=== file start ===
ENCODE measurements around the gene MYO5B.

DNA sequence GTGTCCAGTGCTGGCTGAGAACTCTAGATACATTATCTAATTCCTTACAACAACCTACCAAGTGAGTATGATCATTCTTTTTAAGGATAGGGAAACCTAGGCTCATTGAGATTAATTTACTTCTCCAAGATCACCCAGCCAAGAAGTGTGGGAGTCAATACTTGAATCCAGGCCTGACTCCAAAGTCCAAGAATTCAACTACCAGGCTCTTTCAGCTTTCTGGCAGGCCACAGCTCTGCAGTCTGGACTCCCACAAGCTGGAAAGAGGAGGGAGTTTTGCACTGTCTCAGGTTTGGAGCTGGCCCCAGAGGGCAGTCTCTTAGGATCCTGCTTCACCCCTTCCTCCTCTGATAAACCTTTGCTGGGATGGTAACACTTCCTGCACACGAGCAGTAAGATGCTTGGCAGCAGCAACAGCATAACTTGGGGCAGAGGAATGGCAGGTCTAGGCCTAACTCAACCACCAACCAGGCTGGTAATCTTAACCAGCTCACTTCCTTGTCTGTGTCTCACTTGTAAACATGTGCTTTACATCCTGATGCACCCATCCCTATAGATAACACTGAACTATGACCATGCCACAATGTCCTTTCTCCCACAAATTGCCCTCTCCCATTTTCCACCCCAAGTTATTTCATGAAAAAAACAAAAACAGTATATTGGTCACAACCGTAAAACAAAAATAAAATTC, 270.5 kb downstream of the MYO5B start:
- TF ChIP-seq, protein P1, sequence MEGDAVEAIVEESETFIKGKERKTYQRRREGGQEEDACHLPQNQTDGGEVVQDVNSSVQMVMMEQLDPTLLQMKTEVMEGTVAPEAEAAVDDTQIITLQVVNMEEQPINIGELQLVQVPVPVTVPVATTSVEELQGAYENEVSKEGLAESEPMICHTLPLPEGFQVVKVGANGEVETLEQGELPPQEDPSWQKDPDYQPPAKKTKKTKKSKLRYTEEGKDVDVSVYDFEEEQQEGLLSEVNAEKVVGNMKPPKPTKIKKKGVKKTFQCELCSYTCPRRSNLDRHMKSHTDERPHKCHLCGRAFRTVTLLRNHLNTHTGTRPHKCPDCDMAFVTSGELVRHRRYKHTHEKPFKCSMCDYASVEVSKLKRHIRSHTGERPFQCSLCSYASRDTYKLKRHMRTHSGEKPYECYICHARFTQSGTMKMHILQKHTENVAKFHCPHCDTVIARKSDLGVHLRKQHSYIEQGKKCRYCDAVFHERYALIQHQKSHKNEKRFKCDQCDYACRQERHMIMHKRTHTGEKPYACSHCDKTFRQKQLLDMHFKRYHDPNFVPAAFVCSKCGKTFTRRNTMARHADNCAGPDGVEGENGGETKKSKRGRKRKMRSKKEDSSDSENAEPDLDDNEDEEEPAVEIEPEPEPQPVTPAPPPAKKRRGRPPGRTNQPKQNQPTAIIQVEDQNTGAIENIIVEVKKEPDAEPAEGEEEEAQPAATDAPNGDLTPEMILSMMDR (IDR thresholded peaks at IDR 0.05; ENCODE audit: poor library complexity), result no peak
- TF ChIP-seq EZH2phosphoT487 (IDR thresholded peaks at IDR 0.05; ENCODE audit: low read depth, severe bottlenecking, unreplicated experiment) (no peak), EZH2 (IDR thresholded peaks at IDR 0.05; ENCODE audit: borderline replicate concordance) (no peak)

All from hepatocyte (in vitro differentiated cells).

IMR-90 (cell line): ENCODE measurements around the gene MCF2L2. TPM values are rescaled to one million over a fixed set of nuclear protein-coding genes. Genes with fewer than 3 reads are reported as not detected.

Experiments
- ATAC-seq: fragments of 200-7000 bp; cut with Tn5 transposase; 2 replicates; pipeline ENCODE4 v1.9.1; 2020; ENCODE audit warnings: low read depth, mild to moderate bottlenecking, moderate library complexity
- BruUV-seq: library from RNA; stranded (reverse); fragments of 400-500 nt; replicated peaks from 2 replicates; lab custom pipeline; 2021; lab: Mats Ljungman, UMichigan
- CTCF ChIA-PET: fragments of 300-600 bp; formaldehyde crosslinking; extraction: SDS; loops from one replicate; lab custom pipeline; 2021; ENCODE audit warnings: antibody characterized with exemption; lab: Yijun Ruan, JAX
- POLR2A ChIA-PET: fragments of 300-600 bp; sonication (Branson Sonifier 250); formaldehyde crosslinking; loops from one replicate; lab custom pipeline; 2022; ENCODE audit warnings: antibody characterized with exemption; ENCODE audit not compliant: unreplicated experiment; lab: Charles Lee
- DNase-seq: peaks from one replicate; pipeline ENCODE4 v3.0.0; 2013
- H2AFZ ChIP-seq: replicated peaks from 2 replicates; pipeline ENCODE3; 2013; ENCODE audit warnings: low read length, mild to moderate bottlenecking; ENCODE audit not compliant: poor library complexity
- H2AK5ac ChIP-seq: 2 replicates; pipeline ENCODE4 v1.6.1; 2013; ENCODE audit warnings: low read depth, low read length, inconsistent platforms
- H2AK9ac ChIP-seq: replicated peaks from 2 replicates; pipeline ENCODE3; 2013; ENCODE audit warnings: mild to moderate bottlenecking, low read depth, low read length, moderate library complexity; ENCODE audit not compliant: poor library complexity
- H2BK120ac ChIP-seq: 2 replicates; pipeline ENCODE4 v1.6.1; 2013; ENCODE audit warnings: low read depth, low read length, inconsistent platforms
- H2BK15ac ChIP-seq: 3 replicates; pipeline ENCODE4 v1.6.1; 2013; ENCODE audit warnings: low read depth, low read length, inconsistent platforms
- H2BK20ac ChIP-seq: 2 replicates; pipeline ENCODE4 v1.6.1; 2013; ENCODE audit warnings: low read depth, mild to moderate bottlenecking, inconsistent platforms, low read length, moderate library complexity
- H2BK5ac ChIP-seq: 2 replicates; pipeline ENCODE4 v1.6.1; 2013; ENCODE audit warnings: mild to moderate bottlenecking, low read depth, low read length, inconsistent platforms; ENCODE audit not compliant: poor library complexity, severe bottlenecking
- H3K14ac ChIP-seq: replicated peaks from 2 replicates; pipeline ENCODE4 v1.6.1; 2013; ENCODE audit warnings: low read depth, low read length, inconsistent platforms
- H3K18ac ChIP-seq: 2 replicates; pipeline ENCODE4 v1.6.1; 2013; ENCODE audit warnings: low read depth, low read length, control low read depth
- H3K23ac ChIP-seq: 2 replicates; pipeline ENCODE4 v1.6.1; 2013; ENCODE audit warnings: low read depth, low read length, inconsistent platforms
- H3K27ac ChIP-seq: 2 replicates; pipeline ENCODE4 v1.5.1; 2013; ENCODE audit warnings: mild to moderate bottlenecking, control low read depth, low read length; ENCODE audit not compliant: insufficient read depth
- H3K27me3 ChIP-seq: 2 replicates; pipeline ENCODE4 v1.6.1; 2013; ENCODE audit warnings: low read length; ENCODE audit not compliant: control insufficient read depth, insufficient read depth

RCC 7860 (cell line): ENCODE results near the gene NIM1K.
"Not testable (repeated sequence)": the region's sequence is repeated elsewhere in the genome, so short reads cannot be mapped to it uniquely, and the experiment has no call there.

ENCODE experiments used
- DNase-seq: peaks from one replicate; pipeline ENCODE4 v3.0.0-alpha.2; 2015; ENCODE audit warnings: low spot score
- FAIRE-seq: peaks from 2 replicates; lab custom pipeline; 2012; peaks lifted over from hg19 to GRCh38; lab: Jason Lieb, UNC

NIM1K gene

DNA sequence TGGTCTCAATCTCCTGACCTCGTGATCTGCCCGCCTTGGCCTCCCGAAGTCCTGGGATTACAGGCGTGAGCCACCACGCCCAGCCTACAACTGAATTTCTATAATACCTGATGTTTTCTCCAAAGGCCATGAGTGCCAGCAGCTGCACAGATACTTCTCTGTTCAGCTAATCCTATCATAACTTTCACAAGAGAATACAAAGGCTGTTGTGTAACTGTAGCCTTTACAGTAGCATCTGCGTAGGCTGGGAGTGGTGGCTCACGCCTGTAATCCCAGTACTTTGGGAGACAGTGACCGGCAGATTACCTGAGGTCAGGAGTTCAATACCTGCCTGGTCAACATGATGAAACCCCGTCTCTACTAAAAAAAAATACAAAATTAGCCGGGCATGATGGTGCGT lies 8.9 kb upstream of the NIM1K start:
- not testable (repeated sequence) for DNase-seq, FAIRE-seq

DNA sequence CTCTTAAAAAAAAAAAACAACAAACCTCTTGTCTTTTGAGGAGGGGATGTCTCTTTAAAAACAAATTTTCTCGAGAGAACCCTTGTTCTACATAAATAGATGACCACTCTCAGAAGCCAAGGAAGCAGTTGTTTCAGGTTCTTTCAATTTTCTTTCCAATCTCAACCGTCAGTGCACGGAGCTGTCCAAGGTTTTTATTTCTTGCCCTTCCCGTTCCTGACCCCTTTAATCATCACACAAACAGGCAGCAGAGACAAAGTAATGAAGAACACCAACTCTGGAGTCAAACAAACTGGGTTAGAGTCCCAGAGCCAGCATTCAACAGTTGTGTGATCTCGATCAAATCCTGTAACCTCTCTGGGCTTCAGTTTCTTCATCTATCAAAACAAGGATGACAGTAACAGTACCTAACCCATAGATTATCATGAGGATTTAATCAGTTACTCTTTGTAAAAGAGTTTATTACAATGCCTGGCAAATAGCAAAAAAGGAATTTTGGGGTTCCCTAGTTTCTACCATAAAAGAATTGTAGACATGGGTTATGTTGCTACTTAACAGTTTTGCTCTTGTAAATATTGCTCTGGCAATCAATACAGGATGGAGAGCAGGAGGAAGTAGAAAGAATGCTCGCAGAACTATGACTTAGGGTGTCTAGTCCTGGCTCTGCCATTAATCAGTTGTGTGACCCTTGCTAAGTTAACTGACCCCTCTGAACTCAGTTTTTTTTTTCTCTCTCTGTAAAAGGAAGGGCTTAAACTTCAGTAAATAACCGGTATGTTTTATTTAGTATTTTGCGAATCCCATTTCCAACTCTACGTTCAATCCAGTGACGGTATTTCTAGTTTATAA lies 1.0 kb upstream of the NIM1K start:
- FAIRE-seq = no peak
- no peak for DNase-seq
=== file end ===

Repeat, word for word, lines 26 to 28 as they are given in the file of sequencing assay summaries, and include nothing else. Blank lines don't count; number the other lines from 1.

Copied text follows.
"Not testable (repeated sequence)": the region's sequence is repeated elsewhere in the genome, so short reads cannot be mapped to it uniquely, and the experiment has no call there.

ENCODE experiments used
- DNase-seq: peaks from one replicate; pipeline ENCODE4 v3.0.0-alpha.2; 2015; ENCODE audit warnings: low spot score